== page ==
Ireland with Kids: Bike the Gap of Dunloe for breathtaking views (and a great workout)
Bike the Gap of Dunloe with Kids
Now we get to talk about one of the coolest things we did in Ireland (or possibly anywhere else), biking the Gap of Dunloe with kids. Photo spam will follow!
Ronnie and I both love biking, though I would never describe us as “serious cyclists”. No, we like to cruise down the beach path in LA for 6 miles and then turn around and bike the 6 miles back. Every now and then we’ll do the somewhat hilly Ballona Creek trail. But our excursion to the Gap of Dunloe (Dún Lóich) and back was like none other. The basic route was a one-hour boat ride followed by a 15+ mile bike ride.
The day started with a fitting at O’Sullivan’s Cycles in Killarney (we rented from their Muckross Road location, very close to our lodging and the point of embarkation for the boat trip). Our plan was for Shoshana to ride on a rear-mounted seat on my bike and for Ronnie to pull Jacob in a single trailer. When we arrived, our gear was all set and just needed seat adjustments. Except that I had been set up with a bike whose frame looked like a beach cruiser, with wide-set handlebars. We knew the ride would be intense, so I tried things out in the parking lot to make sure I’d feel comfortable. In that moment, I was so glad to be a vocal advocate for myself – I felt that I could barely maneuver the bike safely and had no idea how I could possibly make it through the ride on that bike. The manager switched me into a more traditional hybrid and also switched Ronnie’s single trailer to a double to accommodate both kids. Double bonus for me!!!! With the adjustments made, we set off on the lovely flat road to meet the boat at Ross Castle in Killarney National Park.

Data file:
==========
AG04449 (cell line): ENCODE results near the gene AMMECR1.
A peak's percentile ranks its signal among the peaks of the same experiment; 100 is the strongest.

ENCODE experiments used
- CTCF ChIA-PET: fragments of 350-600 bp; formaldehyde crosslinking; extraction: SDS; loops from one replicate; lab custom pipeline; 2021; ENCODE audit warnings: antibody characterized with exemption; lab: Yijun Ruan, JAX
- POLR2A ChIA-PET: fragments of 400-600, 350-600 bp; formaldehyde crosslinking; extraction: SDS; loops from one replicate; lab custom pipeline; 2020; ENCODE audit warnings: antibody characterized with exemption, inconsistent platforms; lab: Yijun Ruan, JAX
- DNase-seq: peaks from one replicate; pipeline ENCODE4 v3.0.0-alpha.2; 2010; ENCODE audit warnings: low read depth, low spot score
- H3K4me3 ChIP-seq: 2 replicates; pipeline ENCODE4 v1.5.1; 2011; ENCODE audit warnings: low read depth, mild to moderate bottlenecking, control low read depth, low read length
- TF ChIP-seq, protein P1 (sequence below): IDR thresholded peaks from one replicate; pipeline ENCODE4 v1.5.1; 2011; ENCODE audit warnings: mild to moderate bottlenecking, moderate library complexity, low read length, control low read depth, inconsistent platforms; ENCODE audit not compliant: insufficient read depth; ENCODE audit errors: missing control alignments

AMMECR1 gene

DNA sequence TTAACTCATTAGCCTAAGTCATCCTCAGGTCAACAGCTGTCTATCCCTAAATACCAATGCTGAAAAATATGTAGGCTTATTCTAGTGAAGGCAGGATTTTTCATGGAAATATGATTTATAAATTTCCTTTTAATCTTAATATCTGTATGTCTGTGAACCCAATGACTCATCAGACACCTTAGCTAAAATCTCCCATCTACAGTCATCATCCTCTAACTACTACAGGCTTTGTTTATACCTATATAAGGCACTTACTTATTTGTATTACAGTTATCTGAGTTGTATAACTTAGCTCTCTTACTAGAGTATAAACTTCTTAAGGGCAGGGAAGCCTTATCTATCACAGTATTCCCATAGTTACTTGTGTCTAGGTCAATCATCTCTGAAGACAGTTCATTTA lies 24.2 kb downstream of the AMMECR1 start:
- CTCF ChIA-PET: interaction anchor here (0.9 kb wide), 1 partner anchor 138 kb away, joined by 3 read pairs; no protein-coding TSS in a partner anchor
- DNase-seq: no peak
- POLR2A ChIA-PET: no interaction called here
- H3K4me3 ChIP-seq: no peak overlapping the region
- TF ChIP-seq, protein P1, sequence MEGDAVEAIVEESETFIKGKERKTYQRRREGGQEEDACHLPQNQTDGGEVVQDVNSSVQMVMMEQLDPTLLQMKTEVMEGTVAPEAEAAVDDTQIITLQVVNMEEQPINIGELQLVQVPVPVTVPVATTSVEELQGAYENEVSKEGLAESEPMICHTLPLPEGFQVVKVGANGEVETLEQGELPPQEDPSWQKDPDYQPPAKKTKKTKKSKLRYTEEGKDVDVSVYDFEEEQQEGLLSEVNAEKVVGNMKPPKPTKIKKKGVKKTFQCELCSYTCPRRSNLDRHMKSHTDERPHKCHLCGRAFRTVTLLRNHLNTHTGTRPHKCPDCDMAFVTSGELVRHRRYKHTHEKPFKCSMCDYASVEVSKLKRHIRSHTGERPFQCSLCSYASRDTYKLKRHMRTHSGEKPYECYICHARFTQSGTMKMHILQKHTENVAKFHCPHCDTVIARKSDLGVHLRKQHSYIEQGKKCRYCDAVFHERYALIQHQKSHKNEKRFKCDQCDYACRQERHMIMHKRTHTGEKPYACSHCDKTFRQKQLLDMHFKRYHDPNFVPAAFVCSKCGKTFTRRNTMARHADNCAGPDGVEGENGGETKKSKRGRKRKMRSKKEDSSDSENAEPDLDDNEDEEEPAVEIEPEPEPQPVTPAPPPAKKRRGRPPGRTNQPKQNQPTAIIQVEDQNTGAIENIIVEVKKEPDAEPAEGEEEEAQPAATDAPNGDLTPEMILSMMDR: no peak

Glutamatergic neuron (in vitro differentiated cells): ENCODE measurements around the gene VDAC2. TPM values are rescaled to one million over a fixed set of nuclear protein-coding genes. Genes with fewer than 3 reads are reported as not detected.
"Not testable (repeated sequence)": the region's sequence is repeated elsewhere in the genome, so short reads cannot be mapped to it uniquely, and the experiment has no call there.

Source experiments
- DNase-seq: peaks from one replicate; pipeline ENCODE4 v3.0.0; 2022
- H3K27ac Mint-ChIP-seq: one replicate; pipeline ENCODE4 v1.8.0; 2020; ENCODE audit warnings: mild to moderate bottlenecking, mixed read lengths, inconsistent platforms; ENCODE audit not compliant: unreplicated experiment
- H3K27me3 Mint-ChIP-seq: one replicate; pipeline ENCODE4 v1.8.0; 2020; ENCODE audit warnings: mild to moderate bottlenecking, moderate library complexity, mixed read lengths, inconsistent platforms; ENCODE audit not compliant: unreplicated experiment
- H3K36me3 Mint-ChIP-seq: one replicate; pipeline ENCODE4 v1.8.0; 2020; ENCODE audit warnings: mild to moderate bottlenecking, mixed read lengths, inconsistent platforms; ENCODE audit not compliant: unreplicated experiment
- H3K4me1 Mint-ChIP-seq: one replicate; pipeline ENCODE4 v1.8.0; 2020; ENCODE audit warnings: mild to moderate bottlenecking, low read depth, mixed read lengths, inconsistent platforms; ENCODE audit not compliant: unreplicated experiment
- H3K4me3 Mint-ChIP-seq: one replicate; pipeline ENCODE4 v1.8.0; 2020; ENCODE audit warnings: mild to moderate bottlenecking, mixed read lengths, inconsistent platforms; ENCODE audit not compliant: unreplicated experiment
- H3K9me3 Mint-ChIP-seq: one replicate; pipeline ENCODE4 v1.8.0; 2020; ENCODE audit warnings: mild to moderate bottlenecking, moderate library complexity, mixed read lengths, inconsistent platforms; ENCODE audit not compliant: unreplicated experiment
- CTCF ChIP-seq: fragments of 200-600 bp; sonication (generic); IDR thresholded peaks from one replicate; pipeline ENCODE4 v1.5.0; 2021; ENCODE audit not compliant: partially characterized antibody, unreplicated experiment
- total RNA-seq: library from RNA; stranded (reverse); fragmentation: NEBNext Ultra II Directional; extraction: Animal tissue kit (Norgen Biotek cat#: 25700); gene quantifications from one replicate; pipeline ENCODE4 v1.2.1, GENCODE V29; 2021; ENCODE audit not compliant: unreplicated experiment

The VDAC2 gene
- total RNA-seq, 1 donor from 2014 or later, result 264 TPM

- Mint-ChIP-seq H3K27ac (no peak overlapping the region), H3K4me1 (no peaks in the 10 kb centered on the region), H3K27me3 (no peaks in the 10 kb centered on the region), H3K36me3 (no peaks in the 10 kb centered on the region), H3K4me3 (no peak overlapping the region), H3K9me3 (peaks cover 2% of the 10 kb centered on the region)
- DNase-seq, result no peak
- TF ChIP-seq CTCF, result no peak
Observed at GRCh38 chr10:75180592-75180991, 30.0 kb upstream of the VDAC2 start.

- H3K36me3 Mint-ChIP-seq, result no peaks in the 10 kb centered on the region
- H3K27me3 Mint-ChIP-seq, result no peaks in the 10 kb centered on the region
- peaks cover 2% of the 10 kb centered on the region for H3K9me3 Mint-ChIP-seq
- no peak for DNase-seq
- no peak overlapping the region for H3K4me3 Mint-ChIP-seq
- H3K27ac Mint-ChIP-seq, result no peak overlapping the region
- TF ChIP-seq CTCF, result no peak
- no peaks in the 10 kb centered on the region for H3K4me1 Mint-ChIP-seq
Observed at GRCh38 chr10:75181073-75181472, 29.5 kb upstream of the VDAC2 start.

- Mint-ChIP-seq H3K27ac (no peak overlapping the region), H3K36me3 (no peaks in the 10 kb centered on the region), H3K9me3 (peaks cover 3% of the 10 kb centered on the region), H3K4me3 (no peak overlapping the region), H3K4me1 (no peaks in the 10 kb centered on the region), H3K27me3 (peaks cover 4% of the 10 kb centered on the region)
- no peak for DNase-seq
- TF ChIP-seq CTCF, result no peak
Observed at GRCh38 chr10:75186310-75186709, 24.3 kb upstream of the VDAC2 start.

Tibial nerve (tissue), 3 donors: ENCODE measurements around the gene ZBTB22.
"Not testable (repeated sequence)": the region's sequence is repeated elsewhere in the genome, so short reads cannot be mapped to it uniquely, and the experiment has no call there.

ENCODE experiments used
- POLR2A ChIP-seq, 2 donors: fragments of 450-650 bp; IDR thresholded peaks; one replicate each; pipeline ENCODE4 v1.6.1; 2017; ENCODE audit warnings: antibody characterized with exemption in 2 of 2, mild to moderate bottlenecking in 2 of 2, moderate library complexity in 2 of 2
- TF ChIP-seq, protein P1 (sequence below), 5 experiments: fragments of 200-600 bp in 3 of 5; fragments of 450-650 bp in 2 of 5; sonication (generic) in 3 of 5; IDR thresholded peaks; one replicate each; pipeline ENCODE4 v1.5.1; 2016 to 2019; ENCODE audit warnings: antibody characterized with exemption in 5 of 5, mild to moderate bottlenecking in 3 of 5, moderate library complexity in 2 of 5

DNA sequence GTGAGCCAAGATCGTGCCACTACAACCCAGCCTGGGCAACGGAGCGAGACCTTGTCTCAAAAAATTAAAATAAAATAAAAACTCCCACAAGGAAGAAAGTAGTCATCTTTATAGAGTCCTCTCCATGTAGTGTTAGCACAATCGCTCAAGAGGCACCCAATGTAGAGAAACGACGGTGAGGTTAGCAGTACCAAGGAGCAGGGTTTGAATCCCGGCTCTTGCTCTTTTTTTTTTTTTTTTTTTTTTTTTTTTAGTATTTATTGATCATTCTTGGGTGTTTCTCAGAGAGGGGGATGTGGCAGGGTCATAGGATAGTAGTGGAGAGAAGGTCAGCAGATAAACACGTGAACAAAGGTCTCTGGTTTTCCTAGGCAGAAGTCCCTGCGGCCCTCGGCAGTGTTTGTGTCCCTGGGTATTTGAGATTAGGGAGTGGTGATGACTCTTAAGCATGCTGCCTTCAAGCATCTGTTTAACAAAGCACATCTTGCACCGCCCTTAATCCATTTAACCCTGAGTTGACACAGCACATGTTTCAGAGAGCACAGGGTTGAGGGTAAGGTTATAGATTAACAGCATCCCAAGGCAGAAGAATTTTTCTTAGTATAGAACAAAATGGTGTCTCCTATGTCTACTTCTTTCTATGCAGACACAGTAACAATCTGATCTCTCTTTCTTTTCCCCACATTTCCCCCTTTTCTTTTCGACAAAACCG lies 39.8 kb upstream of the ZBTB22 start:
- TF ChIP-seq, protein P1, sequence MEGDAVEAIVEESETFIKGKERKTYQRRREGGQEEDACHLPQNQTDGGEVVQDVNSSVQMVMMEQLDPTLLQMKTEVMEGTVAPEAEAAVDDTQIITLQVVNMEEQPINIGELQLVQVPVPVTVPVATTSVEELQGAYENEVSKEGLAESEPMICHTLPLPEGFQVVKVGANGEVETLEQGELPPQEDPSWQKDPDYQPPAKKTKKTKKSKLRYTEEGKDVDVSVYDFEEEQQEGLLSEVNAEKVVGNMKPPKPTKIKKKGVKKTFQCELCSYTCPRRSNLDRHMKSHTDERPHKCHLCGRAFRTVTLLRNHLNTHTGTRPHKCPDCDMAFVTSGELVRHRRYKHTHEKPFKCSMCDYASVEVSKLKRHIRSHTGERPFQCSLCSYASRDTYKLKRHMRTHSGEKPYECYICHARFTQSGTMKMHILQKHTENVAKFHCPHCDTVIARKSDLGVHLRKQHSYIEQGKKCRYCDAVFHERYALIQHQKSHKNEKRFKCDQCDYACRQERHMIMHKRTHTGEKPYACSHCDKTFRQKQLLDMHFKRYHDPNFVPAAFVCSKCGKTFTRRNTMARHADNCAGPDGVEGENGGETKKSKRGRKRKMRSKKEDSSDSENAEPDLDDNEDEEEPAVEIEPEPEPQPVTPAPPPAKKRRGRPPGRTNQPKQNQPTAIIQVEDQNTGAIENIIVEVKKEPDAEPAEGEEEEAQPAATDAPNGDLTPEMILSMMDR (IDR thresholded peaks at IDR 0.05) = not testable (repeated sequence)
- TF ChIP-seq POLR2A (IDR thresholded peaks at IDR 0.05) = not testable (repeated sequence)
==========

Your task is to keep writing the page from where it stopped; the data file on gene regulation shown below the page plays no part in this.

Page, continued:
Boat ride through Killarney National Park
There are multiple companies that run the boat trips and ours was a pleasant experience. Be advised that they did not have a life vest that was appropriately sized for our petite 2yo. I don’t know about other companies, but it’s worth checking in advance. Other than fighting Shoshana to keep on her oversized life vest, the trip through the lakes of the park was breathtaking. We went through three lakes, under storybook bridges and even had to disembark and hoof it on a path through a narrow section while a few of the men helped Captain Don (and his four-legged sidekick Buddy) guide the boat. Eventually our boat trip concluded on the far southern end of the park, where we enjoyed a picnic by the water and steeled ourselves for the ride ahead.
Biking the Gap of Dunloe with kids